Bone conduction headphones are a cool concept. They’ve been around for a while, but recently there has been what seems like a concerted media push behind the latest iterations of these interesting devices. Zungle (a pair of shades designed to incorporate the technology along with some other slick features) in particular has been receiving a lot of buzz.
The idea behind them is a simple one to grasp: wear the band over your head, much like you would with normal headphones, and it sends sound vibrations to your inner ear through the bones in your cheeks.
The benefits seem obvious: you get to listen to your music, audiobook, or favorite talk program, while still having your ears open to listen for sounds in your immediate environment. The current models seem well constructed, and you get to listen in style without being cut off from your surroundings. What could possibly be wrong?
For starters, if you’re a fan of high levels of sound quality and booming bass, you’re going to end up sorely disappointed. Many reviews on models like the AfterShokz TREKZ and the KSCAT IPX6 simply remark that they sound “different” than your standard over-the-ear headphones. That description is certainly true, but it lacks nuance.
The current crop of bone conduction headphones sound tinny in comparison to standard headphones. The bass is still audible, and it vibrates your face so you can feel it, but it comes through muddy. Low end may not be important for some kinds of music, but it’s critical when attempting to enjoy some good funk or jazz bass solo.
They are also have to be cranked up fairly high to get the sort of definition in treble sounds that most listeners are used to. Furthermore, just shifting your jaw around a bit will alter the sound, leading to a less-than-consistent listening session.
You can play around with the headset positioning, but if it’s not in the right spot, you’re back to having distorted sound. You’ll definitely want to factor in the time it takes to get these things sitting just right on your dome. Though they fit great for some, a large number of people have trouble with the feel of the headsets. If you wear glasses, that goes double for you. Most of what’s currently available is likely to pinch your face to the point of discomfort.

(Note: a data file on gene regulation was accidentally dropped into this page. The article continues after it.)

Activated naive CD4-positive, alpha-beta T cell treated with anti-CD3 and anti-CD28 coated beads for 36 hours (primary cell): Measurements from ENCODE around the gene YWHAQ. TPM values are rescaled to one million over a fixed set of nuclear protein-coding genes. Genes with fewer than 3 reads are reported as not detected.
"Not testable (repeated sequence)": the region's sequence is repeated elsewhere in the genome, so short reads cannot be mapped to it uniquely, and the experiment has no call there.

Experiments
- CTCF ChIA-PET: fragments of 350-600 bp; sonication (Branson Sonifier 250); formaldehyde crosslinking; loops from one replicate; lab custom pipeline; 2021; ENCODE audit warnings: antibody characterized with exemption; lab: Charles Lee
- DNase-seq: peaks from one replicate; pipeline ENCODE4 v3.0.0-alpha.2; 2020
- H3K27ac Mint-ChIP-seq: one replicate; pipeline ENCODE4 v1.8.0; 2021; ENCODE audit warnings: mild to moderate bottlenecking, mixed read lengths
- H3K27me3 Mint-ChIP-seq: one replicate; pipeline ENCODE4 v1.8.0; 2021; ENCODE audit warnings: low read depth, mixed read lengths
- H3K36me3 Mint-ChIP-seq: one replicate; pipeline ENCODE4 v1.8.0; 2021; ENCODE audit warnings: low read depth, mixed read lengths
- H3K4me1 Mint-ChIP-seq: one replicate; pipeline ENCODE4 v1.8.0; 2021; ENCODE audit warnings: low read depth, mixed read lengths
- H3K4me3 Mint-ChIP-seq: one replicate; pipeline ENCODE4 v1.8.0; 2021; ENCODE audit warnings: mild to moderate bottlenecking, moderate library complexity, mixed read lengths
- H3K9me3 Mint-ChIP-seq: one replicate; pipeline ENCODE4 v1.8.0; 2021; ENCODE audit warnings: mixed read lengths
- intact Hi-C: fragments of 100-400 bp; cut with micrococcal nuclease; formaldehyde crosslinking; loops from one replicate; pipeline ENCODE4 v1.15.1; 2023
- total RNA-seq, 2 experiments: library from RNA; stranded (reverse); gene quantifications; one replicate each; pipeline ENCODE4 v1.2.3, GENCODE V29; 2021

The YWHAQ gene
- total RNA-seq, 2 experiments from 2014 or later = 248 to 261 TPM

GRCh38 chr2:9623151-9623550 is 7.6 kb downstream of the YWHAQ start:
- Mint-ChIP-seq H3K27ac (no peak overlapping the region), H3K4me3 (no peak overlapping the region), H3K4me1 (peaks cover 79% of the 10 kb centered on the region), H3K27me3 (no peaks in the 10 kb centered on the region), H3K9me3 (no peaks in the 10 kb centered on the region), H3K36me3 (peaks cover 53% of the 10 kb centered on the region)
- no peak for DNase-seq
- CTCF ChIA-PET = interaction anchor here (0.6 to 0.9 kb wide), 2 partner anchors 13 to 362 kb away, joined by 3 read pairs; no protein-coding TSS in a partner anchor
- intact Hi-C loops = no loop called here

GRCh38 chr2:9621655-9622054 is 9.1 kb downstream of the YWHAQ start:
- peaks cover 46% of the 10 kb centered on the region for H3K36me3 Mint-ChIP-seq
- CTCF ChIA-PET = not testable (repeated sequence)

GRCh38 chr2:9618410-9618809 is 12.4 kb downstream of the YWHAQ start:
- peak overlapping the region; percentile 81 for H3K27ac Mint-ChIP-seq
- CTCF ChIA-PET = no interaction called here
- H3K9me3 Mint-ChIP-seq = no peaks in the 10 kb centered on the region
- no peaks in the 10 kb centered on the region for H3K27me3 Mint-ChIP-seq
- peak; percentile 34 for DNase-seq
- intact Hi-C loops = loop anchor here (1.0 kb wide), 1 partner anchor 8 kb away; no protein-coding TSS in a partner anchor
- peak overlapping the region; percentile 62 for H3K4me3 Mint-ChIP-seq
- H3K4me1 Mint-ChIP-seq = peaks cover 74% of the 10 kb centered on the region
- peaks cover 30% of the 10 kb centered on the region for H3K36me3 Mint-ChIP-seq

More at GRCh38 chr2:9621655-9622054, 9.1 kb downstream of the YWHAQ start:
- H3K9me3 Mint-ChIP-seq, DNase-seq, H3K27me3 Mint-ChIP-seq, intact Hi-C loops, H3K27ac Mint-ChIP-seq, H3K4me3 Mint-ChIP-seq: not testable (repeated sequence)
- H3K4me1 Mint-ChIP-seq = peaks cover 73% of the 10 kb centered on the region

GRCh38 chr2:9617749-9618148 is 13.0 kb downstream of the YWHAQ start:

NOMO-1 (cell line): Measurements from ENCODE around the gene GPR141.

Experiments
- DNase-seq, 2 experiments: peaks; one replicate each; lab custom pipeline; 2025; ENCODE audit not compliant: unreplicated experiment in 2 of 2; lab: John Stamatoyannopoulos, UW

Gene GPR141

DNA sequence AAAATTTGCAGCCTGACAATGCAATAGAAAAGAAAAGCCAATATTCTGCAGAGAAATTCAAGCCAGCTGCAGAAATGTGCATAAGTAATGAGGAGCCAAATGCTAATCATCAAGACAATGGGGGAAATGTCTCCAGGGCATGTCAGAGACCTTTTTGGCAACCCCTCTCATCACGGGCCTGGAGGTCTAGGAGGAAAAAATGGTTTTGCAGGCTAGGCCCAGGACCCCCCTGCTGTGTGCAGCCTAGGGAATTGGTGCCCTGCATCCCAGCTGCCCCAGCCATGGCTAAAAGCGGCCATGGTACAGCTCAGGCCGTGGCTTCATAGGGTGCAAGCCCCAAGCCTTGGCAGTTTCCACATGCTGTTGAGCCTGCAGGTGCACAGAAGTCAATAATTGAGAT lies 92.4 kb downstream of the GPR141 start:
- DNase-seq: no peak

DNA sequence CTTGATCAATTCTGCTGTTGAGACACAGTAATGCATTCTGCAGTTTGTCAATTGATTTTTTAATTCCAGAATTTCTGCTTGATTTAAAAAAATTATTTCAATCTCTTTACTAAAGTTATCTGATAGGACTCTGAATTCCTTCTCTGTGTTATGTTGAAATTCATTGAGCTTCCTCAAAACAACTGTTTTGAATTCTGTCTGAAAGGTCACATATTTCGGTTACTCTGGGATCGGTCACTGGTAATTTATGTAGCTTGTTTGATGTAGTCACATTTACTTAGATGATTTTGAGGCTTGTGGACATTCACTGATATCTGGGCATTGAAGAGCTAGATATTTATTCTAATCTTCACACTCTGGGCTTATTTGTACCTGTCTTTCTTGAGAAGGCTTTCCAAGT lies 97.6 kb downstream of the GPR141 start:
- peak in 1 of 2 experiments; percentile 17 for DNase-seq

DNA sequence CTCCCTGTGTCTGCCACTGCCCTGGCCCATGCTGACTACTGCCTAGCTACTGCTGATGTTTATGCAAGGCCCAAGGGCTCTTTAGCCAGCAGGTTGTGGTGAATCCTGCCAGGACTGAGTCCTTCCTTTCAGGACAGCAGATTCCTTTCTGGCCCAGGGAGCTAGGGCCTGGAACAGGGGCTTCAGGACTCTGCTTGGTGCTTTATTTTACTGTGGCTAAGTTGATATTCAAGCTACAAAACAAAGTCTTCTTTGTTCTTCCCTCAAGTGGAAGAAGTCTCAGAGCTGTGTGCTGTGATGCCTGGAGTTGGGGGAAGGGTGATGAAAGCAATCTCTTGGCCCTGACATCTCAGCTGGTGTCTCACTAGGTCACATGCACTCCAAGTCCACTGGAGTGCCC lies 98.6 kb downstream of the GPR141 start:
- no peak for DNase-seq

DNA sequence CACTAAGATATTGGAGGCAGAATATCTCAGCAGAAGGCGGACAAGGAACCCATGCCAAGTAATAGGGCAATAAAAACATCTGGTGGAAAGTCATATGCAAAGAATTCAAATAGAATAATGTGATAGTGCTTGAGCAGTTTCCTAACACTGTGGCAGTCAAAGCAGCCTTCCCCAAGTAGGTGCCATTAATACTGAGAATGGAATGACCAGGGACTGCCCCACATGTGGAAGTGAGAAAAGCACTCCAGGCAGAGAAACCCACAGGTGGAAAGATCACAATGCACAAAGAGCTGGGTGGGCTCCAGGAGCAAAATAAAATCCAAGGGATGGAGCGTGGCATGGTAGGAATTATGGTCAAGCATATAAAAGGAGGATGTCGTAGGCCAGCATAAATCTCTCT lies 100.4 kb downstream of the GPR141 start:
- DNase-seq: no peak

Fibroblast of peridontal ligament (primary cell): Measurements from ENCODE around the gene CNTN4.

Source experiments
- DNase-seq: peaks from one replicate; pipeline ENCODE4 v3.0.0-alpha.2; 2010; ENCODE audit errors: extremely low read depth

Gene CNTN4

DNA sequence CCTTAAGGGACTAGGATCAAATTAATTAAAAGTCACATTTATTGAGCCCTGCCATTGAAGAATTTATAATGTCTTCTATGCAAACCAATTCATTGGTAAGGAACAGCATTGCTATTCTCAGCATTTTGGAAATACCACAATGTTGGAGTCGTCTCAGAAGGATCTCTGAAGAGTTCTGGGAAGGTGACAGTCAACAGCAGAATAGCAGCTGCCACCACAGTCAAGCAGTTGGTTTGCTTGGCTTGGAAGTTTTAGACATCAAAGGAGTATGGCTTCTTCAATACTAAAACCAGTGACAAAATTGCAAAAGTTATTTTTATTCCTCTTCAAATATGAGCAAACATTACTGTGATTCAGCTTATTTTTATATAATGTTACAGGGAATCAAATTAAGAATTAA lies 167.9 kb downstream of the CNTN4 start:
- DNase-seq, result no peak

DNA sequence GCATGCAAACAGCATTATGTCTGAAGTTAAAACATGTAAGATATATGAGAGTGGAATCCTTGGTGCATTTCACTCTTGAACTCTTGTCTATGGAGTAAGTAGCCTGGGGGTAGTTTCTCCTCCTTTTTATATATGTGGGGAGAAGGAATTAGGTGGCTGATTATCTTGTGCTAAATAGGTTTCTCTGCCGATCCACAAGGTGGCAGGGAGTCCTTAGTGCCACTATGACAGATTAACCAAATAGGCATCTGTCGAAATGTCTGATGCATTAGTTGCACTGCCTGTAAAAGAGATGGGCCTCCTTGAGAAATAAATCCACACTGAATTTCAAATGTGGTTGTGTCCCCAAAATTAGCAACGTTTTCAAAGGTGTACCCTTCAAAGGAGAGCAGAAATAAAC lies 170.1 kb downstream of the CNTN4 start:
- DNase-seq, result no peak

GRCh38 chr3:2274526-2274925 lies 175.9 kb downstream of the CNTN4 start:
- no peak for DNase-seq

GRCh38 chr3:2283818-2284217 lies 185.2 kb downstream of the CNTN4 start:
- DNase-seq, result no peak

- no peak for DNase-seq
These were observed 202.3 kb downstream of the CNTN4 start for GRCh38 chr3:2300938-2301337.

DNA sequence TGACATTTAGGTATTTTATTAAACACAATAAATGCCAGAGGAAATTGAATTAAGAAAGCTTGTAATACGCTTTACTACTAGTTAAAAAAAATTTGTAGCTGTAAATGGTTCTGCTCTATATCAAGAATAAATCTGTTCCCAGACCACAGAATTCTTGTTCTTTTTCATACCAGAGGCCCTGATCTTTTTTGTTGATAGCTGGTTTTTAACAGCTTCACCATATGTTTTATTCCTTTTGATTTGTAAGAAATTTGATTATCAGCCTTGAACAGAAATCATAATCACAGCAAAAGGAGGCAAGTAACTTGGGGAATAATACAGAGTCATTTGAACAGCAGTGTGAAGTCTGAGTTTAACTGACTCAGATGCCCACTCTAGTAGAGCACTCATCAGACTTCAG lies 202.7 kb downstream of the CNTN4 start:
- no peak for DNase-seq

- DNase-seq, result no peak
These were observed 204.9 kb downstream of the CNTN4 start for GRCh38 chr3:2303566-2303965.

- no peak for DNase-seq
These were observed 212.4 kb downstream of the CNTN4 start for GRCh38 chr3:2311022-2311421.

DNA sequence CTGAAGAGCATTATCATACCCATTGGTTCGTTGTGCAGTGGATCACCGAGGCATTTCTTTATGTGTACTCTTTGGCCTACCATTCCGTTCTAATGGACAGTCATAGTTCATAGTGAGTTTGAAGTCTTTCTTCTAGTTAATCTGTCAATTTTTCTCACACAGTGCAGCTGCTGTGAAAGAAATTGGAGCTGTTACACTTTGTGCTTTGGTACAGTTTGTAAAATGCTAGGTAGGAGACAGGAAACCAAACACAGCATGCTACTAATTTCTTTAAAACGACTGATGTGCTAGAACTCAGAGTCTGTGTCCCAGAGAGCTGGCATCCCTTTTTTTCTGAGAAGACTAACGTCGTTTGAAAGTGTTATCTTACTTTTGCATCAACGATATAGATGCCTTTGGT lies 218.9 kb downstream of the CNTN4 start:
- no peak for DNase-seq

Of course, the headphone/sunshade combo units might do away with that concern, but they’ll also give rise to some new questions. Namely: Will you be able to get prescription lenses for those things? Regardless, having bone conduction gear conform to multiple head shapes while simultaneously providing quality sound is an obstacle that still needs to be surmounted.
The high volume required to get an enjoyable sound presents another issue: sound leakage. Regular in-ear buds or over-the-ear phones would limit the amount of sound that escapes, but with the bone conduction models, it all leaches right out into your surroundings. You’ll be getting plenty of angry stares if you have these things pumped up in a crowd.
Then there are all of the normal Bluetooth woes that plague headphones of all varieties. Poor connectivity issues, unresponsive microphones, etc. The wired versions like the AfterShokz AS450 eliminate many of these issues, but feel a bit flimsier for some reason. So in the end you’re just trading one issue for another.
All this grousing isn’t to say that what’s available is devoid of merit, mind you. Bone conduction headphones are a fascinating idea. And even what’s available on the market currently (though not perfect) is fairly impressive if you just want to use them to have a bit of background sound while going about your daily activities. In addition, those with hearing impairments will likely get a great amount of use from the technology in its current form.
It will be interesting to see if, given the time to improve, current manufacturers like AfterShokz and newcomers like Zungle can increase the sound quality on these devices, enhance their wearability, and perhaps even bring down that price tag.
Thoughts of your own? Let us know in the comments.